Another Kind of Blue, Monk semi-finalists
January 1, 1970Just one piece this week, with a bit more about this year's Thelonious Monk competition appended at the end. I was busy entertaining German relatives or there would have been a review of this year's Tanglewood Jazz Festival as well.
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Tribute to Miles: Kind of Latin
By Bill Beuttler, Globe Correspondent | September 10, 2004
Is there a Spanish word for chutzpah? The news that something called "Another Kind of Blue: The Latin Side of Miles Davis" was coming to the Regattabar for three nights this week may have planted that question in a few skeptical minds.
"Kind of Blue" is probably the most famous album in jazz history. Miles Davis recorded it in 1959, with John Coltrane and the rest of Davis's phenomenal sextet of that period, and it went on to become the most popular straight-ahead jazz album of all time. For many, it is also the best. Beloved by musicians and fans alike, "Kind of Blue" has become so revered that a few years ago two competing books appeared documenting the making of it.
It takes brass to tinker with such success, and trombonist Conrad Herwig and trumpeter Brian Lynch are providing it. It's not the first time they've Latinized the work of one of their jazz idols, either. Herwig's 1996 CD, "The Latin Side of John Coltrane" (they were co-leading the band even then, but the CD is under Herwig's name), added Afro-Caribbean rhythms to such Coltrane masterworks as "A Love Supreme," "Naima," and "Afro Blue" and wound up a Grammy finalist for best Latin jazz album.
Not bad for a couple of guys who grew up in Hawaii (Herwig) and Milwaukee (Lynch) and are both best known for playing more mainstream jazz. Each has made numerous non-Latin albums under his own name, and both also stay busy as sidemen in other top straight-ahead ensembles — Herwig with the Mingus Big Band and Joe Lovano's nonet, Lynch as a member of the Phil Woods quintet.
They met in 1982 in Toshiko Akiyoshi's band, but the seeds of these Latin projects were planted in the '90s on bandstands with Eddie Palmieri, in whose adventuresome Latin jazz groups Herwig, 44, and Lynch, who turns 48 on Sunday, still both occasionally perform.
"An Eddie Palmieri concert is like starting with a familiar palette of colors and then creating a new painting every night," explains Herwig. "We used to just improvise on some of Eddie's tunes. He had a tune called `V.P. Blues,' and we would spontaneously riff on Coltrane's `Blue Train' over the top of it."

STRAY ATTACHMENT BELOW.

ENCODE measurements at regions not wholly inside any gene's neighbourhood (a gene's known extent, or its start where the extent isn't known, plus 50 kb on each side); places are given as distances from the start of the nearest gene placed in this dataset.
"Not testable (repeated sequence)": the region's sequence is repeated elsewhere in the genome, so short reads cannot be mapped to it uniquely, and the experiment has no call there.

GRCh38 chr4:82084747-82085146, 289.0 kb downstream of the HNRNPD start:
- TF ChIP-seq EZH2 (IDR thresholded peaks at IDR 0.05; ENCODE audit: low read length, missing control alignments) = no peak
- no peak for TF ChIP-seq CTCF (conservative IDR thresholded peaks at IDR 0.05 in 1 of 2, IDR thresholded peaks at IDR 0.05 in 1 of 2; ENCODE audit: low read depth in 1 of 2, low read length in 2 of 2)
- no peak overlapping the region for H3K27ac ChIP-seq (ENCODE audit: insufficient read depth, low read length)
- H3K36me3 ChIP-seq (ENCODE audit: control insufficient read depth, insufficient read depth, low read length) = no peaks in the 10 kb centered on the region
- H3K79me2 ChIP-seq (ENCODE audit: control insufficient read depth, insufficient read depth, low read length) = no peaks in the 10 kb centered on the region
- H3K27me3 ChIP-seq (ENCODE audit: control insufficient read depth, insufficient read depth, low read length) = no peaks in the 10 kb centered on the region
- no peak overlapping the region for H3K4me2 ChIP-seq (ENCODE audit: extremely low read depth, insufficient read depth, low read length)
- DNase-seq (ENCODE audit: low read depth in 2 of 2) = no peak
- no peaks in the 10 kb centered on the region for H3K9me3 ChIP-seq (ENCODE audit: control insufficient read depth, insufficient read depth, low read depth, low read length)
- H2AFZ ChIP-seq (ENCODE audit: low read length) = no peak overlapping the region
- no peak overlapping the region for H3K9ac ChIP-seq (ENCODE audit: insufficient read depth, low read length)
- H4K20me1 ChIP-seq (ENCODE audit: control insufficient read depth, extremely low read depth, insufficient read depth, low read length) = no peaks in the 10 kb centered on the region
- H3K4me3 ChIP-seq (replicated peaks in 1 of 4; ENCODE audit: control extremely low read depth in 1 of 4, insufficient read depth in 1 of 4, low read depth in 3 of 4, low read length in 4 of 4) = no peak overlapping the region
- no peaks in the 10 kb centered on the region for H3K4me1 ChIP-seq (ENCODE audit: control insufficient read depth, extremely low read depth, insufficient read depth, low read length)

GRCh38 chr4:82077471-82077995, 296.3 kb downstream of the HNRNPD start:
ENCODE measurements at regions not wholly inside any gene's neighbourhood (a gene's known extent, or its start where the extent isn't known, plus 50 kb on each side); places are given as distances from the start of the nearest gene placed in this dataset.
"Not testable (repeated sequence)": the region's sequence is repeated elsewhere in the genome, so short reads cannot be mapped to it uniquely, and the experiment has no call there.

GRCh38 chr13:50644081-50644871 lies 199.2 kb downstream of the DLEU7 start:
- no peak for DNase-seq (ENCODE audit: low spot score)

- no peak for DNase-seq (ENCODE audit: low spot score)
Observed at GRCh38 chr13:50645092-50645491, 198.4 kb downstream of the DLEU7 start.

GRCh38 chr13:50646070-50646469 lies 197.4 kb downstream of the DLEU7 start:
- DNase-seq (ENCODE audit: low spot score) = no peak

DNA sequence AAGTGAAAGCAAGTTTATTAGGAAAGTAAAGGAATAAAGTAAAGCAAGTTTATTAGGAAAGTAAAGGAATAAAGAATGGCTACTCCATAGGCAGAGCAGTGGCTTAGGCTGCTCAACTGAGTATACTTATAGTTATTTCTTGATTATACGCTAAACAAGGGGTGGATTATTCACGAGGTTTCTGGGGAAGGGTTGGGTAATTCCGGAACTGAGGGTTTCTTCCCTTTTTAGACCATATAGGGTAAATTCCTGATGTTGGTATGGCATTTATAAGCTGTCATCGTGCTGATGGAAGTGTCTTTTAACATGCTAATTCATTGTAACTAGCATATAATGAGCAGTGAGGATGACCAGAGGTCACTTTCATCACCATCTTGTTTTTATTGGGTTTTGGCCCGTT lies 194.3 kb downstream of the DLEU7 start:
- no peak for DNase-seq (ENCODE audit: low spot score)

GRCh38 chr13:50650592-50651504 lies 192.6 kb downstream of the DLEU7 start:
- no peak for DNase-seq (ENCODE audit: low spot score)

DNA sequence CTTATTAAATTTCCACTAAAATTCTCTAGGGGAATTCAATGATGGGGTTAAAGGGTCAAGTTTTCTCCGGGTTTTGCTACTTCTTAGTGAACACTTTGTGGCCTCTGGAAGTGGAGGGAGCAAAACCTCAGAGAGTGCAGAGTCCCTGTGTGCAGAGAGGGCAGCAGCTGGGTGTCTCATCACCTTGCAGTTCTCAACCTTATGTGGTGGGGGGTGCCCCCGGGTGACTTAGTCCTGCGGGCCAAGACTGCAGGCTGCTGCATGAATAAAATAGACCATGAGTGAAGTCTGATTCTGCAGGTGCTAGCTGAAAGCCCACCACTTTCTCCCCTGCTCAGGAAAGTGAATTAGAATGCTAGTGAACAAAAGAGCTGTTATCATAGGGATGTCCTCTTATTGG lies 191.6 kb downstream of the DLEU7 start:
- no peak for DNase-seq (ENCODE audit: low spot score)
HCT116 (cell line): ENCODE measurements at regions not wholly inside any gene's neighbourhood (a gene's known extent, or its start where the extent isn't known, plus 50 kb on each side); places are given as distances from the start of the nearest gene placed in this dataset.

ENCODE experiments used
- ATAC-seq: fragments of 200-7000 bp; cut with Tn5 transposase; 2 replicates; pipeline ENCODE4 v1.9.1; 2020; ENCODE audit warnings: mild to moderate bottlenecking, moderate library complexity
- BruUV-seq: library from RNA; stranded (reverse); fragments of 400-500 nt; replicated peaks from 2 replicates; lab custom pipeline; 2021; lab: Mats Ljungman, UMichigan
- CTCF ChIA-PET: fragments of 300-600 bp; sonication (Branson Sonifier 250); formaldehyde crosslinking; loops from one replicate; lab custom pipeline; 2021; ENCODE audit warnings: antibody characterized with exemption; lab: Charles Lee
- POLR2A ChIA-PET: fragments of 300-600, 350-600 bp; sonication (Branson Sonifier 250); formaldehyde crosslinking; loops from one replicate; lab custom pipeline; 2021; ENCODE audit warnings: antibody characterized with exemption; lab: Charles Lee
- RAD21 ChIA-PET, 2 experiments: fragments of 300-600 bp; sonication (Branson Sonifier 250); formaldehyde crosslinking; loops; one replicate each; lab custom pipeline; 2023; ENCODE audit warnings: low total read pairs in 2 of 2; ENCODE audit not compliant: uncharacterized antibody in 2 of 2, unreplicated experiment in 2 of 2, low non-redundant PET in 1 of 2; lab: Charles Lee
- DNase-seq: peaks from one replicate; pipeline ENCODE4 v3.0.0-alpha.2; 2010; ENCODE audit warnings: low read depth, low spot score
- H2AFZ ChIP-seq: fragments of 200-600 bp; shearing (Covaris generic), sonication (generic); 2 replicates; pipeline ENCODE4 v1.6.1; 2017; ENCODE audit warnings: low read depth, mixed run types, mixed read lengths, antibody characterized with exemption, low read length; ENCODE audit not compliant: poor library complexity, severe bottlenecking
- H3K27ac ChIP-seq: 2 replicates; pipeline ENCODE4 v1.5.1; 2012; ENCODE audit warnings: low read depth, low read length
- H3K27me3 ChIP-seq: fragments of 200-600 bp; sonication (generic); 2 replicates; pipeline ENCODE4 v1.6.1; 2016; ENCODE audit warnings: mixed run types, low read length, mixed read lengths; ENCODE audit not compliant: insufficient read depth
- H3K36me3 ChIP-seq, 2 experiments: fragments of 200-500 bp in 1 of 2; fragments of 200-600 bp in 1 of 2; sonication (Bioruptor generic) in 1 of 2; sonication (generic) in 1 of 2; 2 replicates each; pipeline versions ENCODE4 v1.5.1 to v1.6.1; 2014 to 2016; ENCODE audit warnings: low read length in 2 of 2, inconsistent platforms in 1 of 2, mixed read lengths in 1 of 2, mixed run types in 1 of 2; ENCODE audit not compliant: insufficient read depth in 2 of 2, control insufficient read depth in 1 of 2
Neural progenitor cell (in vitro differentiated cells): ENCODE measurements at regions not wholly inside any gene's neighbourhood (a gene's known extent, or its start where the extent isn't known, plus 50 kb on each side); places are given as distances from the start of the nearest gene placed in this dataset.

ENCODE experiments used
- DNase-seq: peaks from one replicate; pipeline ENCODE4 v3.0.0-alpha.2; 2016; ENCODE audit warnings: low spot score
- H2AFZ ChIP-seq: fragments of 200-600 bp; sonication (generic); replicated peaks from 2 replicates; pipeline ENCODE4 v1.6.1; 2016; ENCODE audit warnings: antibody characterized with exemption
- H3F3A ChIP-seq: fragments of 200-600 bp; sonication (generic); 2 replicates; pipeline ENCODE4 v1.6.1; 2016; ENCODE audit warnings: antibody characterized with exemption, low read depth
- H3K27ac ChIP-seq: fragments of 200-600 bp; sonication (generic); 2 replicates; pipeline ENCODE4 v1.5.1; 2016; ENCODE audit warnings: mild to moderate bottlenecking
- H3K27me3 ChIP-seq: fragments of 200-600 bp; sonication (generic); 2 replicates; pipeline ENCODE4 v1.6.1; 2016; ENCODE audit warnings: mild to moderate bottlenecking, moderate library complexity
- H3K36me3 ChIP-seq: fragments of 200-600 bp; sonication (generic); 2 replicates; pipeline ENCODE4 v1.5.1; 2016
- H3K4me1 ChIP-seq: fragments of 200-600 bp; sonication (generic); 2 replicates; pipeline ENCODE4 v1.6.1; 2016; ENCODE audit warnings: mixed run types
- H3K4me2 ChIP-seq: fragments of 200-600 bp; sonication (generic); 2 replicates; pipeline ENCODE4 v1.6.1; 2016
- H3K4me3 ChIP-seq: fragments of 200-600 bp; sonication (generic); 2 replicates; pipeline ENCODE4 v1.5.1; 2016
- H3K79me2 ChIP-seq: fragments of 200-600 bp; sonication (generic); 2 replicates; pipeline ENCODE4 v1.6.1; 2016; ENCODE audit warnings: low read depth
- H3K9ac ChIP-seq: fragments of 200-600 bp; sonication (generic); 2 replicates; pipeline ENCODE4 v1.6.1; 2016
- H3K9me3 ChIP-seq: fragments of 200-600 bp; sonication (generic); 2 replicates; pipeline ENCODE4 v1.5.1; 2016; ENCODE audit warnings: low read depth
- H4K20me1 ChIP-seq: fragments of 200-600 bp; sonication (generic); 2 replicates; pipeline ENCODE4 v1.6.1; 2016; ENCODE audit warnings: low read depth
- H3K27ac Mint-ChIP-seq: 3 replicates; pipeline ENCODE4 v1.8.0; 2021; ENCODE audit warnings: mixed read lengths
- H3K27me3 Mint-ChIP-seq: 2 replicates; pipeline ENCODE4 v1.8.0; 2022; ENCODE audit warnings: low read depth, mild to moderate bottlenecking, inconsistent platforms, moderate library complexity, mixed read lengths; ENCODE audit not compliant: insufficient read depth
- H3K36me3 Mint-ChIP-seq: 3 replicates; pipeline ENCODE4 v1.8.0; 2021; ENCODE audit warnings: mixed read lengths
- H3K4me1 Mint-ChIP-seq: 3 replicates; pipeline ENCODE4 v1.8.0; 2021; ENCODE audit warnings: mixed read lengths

"Another Kind of Blue" actually began as a wider-reaching "Latin Side of Miles Davis" project, with Herwig, Lynch, and a band including special guests Paquito D'Rivera and Dave Valentin recording — live, at New York's Blue Note jazz club — Latinized arrangements of "Solar," "Seven Steps to Heaven," and "Sketches of Spain" in addition to the material from "Kind of Blue."
The decision to put out a CD built around "Kind of Blue" earlier this year was one of marketing, and Herwig and Lynch are hopeful that the rest of the Davis material will come out on a second CD sometime next year. (Another CD of their Latinized Coltrane, "Que Viva Coltrane," is due out next month.)
"Everybody from your grandmother to the soccer coach knows ["Kind of Blue"], has a copy," notes Herwig. "So that's kind of unusual — it's the musicians' musicians' cult record, and the average public knows about it too, and enjoys it."
Still, it isn't their grandma's "Kind of Blue" folks will be hearing at the Regattabar. "When we do `All Blues,' we're doing it as a boogaloo cha-cha," says Herwig.
Herwig figures he and Lynch have earned the right to do so. "Both Brian and I have literally played probably 2,000 or more salsa gigs. And I'm talking about playing for the people in the Bronx, or uptown in Manhattan, at 3 in the morning, for a dance crowd."
Yes, it was bold to put their own Latin stamp on a masterpiece like "Kind of Blue." But Herwig and Lynch insist they did so out of respect.
"I feel like `Kind of Blue' is like an old friend," says Lynch. "I'm not trying to take its place or anything like that. I couldn't do that."
Monk time: This Sunday, two singers with Boston ties will be among 13 semifinalists competing in Washington, D.C., in this year's prestigious Thelonious Monk International Jazz Competition, cohosted by Herbie Hancock and Billy Dee Williams, with special guest Quincy Jones. Rachael Price, a 19-year-old sophomore at New England Conservatory, was surprised to have been chosen for one of the slots. "I did the tape I sent in at the last moment," she said earlier this week from her home in Hendersonville, Tenn. "I still can't believe I'm going."
Robin McKelle, 28, a Berklee graduate ('99) who now teaches in the school's voice department, will be singing three songs but is keeping them a secret in case she decides to switch. "I don't know what the vibe will be," she says. "You kind of want to feel it out when you get there."
Three finalists will compete for top honors on Monday in front of judges including Dee Dee Bridgewater, Kurt Elling, Al Jarreau, and Jimmy Scott.
"Another Kind of Blue: The Latin Side of Miles Davis," co-led by Conrad Herwig and Brian Lynch, will be at the Regattabar tonight and tomorrow night, with sets at 7:30 and 10. $20. 617-395-7757.
© Copyright 2004 The New York Times Company